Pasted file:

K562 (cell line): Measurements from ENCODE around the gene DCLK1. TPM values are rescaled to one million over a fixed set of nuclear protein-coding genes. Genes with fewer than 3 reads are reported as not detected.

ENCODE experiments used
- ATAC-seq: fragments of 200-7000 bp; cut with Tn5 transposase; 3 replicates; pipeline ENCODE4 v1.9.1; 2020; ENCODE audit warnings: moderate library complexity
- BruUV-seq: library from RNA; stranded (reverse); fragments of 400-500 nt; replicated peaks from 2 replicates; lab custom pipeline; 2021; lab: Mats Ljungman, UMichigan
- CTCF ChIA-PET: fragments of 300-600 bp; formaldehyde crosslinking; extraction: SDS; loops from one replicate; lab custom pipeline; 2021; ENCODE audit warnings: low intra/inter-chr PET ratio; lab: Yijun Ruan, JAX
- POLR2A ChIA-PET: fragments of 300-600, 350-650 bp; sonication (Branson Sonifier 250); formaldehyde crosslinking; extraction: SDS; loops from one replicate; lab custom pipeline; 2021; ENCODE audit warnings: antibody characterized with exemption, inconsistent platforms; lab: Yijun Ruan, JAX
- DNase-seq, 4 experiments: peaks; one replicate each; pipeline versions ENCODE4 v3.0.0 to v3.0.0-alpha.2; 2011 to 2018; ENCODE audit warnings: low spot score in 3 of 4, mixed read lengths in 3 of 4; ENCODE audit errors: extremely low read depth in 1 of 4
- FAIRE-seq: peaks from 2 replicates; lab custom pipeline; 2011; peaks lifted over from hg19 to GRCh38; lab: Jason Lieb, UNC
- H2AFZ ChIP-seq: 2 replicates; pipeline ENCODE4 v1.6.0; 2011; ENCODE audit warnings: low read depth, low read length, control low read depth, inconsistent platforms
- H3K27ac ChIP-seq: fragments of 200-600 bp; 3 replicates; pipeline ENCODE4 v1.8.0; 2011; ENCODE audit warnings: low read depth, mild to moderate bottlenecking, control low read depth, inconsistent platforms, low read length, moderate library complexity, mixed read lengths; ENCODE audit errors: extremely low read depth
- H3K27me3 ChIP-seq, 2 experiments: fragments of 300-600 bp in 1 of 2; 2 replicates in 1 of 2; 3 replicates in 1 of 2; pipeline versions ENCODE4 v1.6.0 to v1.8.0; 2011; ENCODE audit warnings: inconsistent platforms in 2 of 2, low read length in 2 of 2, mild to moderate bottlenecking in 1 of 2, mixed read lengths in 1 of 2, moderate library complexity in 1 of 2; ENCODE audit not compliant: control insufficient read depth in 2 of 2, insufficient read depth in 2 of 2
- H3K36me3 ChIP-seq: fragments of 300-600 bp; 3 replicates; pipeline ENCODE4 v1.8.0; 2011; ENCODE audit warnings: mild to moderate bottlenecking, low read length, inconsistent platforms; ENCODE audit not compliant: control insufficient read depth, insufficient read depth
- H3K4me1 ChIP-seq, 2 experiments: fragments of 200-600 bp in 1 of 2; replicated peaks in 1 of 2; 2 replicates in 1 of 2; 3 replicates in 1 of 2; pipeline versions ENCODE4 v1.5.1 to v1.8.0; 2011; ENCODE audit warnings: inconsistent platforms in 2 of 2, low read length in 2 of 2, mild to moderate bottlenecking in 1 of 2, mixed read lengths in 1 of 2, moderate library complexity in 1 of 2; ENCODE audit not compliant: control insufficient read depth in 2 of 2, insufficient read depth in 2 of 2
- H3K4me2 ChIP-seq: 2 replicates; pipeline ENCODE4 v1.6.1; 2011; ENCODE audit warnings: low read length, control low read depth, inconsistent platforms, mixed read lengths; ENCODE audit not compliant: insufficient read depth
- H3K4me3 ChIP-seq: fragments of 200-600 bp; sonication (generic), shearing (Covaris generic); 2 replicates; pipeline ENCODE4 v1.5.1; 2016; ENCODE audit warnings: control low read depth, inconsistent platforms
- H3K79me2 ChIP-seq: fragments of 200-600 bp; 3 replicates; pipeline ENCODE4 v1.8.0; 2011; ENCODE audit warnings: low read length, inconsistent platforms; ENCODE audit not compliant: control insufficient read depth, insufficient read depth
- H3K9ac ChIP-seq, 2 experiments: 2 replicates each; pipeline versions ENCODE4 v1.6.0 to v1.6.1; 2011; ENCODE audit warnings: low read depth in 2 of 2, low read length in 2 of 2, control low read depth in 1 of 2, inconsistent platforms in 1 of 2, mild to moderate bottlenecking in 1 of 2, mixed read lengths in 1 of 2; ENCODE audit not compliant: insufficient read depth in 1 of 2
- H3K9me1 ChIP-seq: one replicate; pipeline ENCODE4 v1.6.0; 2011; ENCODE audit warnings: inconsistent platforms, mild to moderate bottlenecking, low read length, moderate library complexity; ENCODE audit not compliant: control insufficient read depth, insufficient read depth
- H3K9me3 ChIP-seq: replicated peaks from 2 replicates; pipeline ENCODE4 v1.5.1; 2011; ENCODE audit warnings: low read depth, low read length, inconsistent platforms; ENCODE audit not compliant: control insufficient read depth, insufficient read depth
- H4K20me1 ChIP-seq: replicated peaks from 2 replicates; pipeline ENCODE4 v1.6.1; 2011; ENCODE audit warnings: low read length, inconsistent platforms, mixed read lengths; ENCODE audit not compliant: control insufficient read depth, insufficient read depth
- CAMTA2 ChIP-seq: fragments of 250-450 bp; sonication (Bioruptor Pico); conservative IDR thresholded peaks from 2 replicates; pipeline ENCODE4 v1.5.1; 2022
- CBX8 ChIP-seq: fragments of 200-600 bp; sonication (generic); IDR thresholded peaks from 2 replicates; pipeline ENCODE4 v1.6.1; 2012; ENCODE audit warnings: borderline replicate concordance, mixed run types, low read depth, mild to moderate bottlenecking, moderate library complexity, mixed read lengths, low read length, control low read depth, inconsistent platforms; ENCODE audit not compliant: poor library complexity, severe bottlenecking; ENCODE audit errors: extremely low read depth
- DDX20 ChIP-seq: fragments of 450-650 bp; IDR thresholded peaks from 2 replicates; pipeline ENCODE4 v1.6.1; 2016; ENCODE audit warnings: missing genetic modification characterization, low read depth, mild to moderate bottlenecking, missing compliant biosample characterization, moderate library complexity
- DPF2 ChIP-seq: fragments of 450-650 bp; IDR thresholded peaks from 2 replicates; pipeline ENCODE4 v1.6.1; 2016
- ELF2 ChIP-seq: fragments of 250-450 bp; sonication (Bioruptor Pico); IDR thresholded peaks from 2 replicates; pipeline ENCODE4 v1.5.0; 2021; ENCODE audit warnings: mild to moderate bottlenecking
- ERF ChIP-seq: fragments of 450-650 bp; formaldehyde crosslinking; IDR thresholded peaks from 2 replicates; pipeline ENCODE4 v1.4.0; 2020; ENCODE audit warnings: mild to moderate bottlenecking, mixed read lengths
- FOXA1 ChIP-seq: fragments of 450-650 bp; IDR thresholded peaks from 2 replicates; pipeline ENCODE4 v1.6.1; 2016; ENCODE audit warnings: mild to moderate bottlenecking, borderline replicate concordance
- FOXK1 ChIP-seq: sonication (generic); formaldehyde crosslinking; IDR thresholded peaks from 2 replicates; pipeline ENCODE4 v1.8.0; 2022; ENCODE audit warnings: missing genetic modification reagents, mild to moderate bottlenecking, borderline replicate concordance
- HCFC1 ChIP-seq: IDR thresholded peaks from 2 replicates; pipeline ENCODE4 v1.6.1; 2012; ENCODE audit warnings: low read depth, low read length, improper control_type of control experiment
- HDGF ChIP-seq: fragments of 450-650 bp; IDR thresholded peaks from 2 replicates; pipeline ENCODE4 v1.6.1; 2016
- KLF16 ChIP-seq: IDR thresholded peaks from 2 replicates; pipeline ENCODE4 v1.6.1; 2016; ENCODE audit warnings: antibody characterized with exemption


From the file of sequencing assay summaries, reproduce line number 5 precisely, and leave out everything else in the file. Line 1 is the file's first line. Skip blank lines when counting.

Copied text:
- CTCF ChIA-PET: fragments of 300-600 bp; formaldehyde crosslinking; extraction: SDS; loops from one replicate; lab custom pipeline; 2021; ENCODE audit warnings: low intra/inter-chr PET ratio; lab: Yijun Ruan, JAX